The company had started its digital transformation several years earlier and had managed to transform its income from mainly hardware to a combination of hardware, software licenses and services. The company went from a perpetual income to a significant share of recurring revenue. However, even with these additional products, the company’s growth was stagnant.
The company developed a global pricing strategy comprised of a new modular value proposition, recommended retail prices (RRP), a new partner discount model, a standardized training system, and both support and tactical pricing initiatives that could better support the company’s effort to complete the digital transformation they had envisioned and to achieve the growth they desired.
During an analysis of the pricing strategy and tactics of a building materials retailer, several significant revenue leaks were identified. Prices were initially based on costs but the sales team had the power to revise prices. The revenue leakage identified was larger than the expected profit. More than half of the potential profit was “going out the window”.
Both tactical and strategic pricing opportunities were addressed. The tactical opportunities related to discounting, margins on products with low frequency, psychological price points, freight, warehousing services, unique customer orders and several additional leakage points representing a potential of 6 percent of the turnover. The pricing strategy developed ensured long term sustainable growth and profits turning pricing from cost plus to a value driven price differentiation based on customer needs and preferences.
This train operator had a very static pricing structure due to regulatory constraints. To remain competitive with other means of transportation, it was necessary for this train operator to revise its offerings and pricing strategy.
The company took an outside-in approach to pricing and surveyed the willingness to pay of its customers for their new offerings in addition to the existing options. This allowed the operator to adjust prices for some existing offerings and also introduce new offerings that could be sold without regulatory constraints as alternatives to the regulated products.
A global premium supplier of printer supplies planned to launch a low-cost alternative in the Russian market. The supplier had suffered volume losses to local low-cost brands and wanted to regain market share.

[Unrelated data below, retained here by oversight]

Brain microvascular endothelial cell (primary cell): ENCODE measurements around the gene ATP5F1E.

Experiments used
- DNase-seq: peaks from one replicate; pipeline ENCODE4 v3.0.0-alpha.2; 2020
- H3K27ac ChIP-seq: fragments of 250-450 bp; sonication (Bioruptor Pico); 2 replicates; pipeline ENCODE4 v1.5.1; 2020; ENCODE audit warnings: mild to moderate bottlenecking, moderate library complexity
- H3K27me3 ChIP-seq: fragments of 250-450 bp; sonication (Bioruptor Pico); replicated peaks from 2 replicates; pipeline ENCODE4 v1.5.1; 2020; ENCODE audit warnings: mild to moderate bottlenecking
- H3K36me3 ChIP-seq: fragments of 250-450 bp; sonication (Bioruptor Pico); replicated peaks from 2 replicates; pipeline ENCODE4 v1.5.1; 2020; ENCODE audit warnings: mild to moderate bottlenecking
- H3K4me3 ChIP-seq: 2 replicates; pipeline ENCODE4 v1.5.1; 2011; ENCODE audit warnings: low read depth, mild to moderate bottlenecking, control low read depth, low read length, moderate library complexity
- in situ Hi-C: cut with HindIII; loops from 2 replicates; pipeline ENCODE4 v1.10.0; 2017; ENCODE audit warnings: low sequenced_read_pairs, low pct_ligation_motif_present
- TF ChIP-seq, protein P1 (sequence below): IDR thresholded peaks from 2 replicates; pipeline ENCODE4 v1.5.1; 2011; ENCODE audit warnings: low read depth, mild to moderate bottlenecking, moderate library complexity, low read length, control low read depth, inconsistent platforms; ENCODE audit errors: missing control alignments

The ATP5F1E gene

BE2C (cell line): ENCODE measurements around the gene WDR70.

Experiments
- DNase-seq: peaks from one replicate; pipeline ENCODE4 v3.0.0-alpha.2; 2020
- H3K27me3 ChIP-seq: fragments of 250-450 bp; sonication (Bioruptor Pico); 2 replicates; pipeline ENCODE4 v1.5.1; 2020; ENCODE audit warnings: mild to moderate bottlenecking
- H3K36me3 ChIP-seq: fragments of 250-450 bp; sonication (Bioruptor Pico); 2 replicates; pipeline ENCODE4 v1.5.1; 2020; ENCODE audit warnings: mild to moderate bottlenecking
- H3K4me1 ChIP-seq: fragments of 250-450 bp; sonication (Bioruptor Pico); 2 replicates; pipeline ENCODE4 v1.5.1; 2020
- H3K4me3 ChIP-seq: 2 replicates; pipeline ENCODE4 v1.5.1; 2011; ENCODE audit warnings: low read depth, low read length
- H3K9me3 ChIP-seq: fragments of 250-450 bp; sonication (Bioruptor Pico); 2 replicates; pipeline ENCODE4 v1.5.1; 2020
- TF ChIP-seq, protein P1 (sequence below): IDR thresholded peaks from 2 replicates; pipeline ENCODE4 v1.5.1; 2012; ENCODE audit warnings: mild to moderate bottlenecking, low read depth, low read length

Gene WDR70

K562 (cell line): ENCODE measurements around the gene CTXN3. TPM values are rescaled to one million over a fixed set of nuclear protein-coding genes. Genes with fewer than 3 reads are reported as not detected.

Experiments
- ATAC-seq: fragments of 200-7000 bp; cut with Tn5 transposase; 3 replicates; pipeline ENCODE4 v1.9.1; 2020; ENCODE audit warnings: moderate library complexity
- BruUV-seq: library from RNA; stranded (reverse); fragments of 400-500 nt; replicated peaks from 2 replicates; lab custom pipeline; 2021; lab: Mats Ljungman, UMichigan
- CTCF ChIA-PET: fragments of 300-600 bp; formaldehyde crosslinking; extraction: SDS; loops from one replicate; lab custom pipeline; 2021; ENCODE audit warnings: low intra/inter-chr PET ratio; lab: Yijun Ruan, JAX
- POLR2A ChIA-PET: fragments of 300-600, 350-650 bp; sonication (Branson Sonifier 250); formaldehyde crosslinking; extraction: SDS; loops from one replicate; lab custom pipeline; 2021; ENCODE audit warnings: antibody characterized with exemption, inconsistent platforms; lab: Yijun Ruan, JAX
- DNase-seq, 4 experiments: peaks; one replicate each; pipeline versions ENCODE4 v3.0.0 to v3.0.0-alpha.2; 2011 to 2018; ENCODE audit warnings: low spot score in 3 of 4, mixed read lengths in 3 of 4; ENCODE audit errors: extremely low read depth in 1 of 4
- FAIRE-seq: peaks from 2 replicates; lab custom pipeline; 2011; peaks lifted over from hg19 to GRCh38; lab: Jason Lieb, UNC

After a price optimization analysis, it became evident that the new low-cost alternative would primarily cannibalize on the suppliers own premium product volumes rather than regaining volumes lost to the local suppliers. Subsequently, the company saved millions by avoiding the development costs for the new low-cost product.
Two suppliers whose offerings complemented each other merged. They had significantly different pricing strategies, one maintaining high base prices and high discounts while the other had market-level prices and lower discounts. To ensure that the potential profitability improvements from the merger were realized, it was necessary to harmonize both the base prices and the discount structure.
The merged company developed a new pricing strategy for the base prices and discounts. Base prices were set in line with market prices whilst capturing possibilities to maintain higher margins, where possible, based on product characteristics. As base prices were closer to market prices, a new discount structure was developed and implemented so that margins were maintained. The new discount structure ensures that the discount given reflects the value of the product to the customer.
The need to optimize workflow management in workshops for vehicles is well known. Work-station utilization rates are typically lower than desired due to inefficient processing methods. The company developed a Software-as-a-Service (SaaS) solution that enabled increasing utilization while simultaneously optimizing the workforce. A problem emerged when the company was unsure how to charge for the solution, especially as customers ranged from single workshops to large chains of workshops owned by the OEMs. A traditional monthly license fee, such as for on-premise solutions, was not viable and would not give the desired business results.
Through market research and customer interviews the value drivers were identified. The solution was two alternative pricing models, one that larger OEMs would prefer and another that was tailored towards small chains and single workshops. The parameters that had the highest value were impact on workforce costs, throughput number of vehicles, remote management capabilities in addition to support and consulting services. The solution was a combination of a lower annual license fees and options priced as a function of the value delivered.